Article by Keith Hampton, Lee Rainey, Weixu Lu, Inyoung Shin and Kristen Purcell
January 15, 2015
For generations, commentators have worried about the impact of technology on people’s stress. Trains and industrial machinery were seen as noisy disruptors of pastoral village life that put people on edge. Telephones interrupted quiet times in homes. Watches and clocks added to the de-humanizing time pressures on factory workers to be productive. Radio and television were organized around the advertising that enabled modern consumer culture and heightened people’s status anxieties.
Inevitably, the critics have shifted their focus onto digital technology. There has been considerable commentary about whether internet use in general and social media use in particular are related to higher levels of stress.1 Such analysts often suggest that it is the heaviest users of these technologies that are most at risk. Critics fear that these technologies take over people’s lives, creating time pressures that put people at risk for the negative physical and psychological health effects that can result from stress.
This research explores whether the use of social media, mobile phones and the internet is associated with higher levels of stress. In a Pew Research Center survey of 1,801 adults,2 we asked participants about the extent to which they felt their lives were stressful, using an established scale of stress called the Perceived Stress Scale (PSS).3 This scale is based on people’s answers to 10 questions that assess whether they feel that their life is overloaded, unpredictable and uncontrollable. Perceived stress, as measured through the PSS, can be viewed as an assessment of the risk that people face for psychological disorders related to stress, such as anxiety and depression, as well as physical illnesses, such as cardiovascular disease and susceptibility to infectious diseases.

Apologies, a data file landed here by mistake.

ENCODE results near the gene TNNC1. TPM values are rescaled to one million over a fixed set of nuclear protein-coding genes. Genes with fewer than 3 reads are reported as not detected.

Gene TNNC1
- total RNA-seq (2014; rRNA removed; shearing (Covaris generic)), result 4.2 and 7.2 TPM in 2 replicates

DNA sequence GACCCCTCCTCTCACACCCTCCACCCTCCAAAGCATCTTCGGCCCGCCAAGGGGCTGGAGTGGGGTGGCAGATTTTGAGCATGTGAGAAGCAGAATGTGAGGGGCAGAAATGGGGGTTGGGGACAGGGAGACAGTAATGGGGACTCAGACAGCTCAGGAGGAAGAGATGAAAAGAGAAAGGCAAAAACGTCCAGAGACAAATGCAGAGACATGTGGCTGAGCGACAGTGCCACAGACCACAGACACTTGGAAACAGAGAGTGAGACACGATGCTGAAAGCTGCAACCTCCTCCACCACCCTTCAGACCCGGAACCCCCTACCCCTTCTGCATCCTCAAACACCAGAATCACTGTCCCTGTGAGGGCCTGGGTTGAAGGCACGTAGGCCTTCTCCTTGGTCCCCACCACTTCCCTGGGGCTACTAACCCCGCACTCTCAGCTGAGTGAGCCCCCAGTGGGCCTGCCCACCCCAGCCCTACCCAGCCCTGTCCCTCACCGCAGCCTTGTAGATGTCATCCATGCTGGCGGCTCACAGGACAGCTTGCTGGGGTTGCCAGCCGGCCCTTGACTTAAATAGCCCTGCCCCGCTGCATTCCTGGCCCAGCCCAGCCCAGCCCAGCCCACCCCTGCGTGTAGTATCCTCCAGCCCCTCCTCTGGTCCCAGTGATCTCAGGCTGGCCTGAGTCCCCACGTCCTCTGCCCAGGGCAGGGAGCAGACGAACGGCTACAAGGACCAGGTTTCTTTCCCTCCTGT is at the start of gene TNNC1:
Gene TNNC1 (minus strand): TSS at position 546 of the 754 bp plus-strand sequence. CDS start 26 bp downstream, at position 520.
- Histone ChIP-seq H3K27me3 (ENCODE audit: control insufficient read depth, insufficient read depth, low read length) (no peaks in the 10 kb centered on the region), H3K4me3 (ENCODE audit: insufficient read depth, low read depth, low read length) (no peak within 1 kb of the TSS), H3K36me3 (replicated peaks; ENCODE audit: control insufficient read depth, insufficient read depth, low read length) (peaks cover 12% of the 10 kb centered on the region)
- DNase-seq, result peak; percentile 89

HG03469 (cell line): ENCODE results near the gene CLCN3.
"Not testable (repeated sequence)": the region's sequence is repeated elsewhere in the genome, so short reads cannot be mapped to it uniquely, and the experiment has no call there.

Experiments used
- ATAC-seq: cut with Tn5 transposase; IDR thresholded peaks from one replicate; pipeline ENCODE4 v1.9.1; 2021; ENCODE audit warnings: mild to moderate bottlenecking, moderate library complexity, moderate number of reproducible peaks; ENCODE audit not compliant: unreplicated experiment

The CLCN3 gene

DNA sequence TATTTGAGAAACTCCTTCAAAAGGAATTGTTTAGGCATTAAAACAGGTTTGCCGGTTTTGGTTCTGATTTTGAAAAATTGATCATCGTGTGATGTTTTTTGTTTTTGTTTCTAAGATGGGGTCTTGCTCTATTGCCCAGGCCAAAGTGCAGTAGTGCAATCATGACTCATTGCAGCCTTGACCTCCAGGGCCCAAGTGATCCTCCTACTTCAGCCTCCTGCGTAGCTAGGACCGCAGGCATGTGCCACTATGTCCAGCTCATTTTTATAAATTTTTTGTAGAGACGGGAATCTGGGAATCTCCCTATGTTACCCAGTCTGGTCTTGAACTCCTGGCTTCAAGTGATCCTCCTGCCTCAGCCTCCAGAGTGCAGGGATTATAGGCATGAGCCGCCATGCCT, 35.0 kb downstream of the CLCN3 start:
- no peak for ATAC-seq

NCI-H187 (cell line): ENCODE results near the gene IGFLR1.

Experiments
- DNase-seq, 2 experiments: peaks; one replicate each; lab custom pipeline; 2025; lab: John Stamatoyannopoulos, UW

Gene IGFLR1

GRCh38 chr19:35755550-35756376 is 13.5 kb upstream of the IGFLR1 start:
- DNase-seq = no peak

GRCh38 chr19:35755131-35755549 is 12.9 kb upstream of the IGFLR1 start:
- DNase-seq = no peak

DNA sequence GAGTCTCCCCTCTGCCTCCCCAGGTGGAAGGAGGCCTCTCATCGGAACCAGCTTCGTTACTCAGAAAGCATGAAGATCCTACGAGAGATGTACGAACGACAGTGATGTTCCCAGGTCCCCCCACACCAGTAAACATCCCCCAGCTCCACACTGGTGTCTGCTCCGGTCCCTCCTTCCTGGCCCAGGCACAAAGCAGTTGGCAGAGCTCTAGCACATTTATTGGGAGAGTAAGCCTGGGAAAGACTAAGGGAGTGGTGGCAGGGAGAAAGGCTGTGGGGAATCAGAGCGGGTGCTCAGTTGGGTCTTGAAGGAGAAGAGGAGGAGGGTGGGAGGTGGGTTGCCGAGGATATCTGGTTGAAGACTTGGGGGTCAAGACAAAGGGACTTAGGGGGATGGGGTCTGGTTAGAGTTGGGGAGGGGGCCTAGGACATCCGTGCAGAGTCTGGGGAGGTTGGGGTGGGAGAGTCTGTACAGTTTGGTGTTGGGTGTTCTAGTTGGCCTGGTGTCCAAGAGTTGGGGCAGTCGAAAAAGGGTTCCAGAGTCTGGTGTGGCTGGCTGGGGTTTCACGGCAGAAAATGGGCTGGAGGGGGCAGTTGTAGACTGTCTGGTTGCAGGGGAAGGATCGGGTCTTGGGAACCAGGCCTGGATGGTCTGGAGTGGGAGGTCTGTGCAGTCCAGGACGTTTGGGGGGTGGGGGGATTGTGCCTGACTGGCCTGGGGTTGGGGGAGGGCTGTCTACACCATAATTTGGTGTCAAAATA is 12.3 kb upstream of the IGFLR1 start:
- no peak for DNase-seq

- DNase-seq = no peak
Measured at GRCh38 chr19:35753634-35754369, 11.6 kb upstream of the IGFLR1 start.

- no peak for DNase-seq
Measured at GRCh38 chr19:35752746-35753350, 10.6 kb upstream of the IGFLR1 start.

There are a number of well-known factors that tend to make people feel more stress, including things like the economic uncertainty of unemployment, and the absence of a spouse or a partner with whom to confide. Previous studies have even found that awareness of stressful events in others’ lives is a major contributor to people’s appraisal of their own stress levels. The relationship of frequent use of digital technologies to stress has been an unknown. We also explored the possibility that the social component of some digital technologies makes people more aware of stressful events in the lives of their close friends and family, as well as in the lives of more socially distant acquaintances, and that this in turn is related to higher levels of stress.
The survey analysis produced two major findings that illustrate the complex interplay of digital technology and stress:
- Overall, frequent internet and social media users do not have higher levels of stress. In fact, for women, the opposite is true for at least some digital technologies. Holding other factors constant, women who use Twitter, email and cellphone picture sharing report lower levels of stress.
- At the same time, the data show there are circumstances under which the social use of digital technology increases awareness of stressful events in the lives of others. Especially for women, this greater awareness is tied to higher levels of stress and it has been called “the cost of caring.” Stress is not associated with the frequency of people’s technology use, or even how many friends users have on social media platforms. But there is one way that people’s use of digital technology can be linked to stress: Those users who feel more stress are those whose use of digital tech is tied to higher levels of awareness of stressful events in others’ lives. This finding about “the cost of caring” adds to the evidence that stress is contagious.4
How can it be that social media use is not directly associated with stress, but for some, social media use can still lead to higher levels of stress?
The answer: The relationship between stress and social media use is indirect. It is the social uses of digital technologies, and the way they increase awareness of distressing events in others’ lives, that explains how the use of social media can result in users feeling more stress.